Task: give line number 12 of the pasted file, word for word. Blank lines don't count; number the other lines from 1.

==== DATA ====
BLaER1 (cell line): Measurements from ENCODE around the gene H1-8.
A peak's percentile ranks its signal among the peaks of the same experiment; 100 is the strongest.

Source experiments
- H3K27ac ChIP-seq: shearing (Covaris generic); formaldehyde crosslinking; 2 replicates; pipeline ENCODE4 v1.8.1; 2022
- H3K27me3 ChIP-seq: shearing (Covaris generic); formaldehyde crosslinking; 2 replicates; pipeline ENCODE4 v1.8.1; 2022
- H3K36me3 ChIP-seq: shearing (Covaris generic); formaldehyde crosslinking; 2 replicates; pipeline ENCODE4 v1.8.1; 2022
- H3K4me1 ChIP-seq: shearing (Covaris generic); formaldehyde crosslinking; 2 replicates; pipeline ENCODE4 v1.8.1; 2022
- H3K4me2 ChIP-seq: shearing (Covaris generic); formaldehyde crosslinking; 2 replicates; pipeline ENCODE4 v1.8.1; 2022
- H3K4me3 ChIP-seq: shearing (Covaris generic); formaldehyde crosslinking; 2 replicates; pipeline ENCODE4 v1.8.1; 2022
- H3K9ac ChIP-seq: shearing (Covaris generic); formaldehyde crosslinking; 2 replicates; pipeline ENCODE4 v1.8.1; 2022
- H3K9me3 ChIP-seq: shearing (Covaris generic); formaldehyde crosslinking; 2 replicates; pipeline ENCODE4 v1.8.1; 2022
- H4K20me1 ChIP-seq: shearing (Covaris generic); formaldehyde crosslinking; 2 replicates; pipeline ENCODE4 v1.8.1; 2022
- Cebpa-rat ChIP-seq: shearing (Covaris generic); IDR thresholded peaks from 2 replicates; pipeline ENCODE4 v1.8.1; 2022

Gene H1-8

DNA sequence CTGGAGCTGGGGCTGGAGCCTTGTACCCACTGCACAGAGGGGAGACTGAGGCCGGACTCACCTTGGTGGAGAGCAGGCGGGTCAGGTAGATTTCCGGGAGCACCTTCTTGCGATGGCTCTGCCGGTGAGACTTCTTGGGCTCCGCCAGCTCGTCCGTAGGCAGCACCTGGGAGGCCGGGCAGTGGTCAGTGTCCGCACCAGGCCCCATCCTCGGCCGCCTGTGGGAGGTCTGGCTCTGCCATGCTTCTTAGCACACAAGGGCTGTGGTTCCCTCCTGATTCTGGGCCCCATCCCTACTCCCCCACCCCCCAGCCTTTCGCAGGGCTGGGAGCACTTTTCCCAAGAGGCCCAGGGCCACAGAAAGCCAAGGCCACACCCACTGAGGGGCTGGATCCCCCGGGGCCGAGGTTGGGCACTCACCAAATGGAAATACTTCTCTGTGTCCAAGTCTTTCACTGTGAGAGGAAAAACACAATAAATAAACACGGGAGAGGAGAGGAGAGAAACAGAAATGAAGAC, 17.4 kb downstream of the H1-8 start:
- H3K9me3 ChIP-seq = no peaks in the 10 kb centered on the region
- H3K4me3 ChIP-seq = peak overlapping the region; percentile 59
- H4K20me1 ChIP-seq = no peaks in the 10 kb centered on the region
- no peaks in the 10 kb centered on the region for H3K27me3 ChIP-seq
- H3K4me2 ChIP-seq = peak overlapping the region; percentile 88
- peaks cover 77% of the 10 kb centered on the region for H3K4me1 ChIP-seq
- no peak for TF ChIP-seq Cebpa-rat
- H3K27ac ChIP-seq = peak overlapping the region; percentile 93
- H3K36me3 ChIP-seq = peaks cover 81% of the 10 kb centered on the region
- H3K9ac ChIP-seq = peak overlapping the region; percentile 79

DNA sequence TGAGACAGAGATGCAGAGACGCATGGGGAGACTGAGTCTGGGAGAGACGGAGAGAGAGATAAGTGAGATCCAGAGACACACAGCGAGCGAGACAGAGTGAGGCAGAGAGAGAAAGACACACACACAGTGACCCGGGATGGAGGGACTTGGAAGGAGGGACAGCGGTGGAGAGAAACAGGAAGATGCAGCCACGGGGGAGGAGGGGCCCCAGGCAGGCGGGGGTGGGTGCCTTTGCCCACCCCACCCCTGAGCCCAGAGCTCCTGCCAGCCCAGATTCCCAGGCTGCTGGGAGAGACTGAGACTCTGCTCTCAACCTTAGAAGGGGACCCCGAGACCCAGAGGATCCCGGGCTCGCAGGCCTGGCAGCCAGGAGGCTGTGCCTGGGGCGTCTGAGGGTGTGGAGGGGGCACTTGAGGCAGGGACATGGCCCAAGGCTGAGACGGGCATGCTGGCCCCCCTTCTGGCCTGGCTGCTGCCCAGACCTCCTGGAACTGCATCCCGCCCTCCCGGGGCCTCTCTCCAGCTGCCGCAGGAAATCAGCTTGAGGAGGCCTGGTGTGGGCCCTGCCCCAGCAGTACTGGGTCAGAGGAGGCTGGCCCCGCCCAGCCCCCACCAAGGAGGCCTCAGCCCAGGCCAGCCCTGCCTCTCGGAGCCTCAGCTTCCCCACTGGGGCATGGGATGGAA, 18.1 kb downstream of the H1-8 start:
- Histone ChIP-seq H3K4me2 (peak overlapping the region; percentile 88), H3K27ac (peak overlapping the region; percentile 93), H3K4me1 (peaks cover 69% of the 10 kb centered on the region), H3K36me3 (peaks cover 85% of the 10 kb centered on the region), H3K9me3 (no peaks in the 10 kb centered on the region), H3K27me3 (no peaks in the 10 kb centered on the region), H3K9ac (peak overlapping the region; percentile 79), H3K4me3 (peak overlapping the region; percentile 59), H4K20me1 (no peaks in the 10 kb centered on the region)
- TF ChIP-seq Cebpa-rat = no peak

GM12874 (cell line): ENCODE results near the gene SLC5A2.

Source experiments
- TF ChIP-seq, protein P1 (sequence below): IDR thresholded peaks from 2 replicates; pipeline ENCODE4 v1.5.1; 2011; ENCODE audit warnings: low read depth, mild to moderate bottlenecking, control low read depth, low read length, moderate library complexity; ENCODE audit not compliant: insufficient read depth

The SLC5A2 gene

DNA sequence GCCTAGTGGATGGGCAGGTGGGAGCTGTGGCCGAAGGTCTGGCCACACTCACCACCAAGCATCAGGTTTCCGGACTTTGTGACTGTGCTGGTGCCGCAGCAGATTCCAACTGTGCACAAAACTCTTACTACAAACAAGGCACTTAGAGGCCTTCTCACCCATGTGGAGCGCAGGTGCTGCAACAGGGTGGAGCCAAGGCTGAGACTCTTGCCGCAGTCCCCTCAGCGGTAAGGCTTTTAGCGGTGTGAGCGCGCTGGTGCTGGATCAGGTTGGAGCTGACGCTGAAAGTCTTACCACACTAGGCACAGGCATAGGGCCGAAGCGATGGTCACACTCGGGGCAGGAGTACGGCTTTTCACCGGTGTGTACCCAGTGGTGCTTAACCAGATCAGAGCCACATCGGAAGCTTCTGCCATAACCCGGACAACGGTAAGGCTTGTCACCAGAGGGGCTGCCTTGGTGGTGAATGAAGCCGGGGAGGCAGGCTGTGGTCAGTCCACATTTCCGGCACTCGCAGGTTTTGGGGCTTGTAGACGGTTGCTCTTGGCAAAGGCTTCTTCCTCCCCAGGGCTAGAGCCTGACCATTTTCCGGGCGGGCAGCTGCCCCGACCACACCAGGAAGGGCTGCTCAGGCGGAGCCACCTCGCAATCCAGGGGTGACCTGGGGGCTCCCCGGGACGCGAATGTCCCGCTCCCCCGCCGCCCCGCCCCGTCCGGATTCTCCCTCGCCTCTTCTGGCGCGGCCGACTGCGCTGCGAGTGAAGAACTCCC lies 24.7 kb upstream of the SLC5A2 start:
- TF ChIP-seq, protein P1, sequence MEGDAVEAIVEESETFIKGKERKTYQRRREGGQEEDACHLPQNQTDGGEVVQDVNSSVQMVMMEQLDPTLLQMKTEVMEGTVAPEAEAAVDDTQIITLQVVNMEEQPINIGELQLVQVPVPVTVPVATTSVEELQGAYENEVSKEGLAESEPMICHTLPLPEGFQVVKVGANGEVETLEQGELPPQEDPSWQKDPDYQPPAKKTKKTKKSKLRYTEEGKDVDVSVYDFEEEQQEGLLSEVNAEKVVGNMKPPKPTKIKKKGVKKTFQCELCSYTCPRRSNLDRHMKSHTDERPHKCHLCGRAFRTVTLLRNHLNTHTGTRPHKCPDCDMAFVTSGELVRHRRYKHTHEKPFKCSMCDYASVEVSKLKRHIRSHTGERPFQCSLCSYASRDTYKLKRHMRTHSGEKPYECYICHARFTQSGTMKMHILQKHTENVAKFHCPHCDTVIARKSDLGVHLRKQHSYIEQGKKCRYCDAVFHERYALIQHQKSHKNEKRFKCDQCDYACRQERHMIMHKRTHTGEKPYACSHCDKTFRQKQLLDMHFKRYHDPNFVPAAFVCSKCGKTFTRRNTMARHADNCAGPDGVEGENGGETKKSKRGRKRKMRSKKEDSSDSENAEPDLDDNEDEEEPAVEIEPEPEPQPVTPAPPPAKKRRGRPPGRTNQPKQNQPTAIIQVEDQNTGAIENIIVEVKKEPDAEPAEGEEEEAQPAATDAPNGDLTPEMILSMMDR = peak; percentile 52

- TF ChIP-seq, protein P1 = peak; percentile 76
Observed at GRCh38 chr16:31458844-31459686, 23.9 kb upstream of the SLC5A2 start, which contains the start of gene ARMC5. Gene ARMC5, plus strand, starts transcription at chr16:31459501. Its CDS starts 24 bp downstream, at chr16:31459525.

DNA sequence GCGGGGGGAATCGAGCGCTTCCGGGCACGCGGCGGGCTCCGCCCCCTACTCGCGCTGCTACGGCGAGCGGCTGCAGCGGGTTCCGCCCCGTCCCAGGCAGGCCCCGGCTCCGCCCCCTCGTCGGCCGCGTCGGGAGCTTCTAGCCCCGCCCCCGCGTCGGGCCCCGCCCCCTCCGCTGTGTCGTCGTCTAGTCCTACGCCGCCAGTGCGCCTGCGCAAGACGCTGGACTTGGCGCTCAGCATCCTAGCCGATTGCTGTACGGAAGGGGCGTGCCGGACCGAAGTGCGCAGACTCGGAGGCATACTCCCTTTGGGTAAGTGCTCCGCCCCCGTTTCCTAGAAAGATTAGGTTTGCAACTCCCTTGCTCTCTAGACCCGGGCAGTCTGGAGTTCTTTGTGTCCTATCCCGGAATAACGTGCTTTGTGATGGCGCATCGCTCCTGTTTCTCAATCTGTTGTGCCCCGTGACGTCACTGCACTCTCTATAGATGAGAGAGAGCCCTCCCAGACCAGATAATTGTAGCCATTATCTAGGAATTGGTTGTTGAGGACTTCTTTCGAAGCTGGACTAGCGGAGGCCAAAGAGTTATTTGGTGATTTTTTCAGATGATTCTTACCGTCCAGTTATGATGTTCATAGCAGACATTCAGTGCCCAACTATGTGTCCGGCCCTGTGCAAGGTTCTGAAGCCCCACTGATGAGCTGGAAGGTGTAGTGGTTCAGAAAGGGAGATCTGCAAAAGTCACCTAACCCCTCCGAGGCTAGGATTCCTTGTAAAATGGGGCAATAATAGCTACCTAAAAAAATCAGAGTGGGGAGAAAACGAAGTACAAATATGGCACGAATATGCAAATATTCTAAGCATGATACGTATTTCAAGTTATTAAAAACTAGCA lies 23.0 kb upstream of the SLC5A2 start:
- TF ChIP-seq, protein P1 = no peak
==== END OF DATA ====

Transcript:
- H4K20me1 ChIP-seq: shearing (Covaris generic); formaldehyde crosslinking; 2 replicates; pipeline ENCODE4 v1.8.1; 2022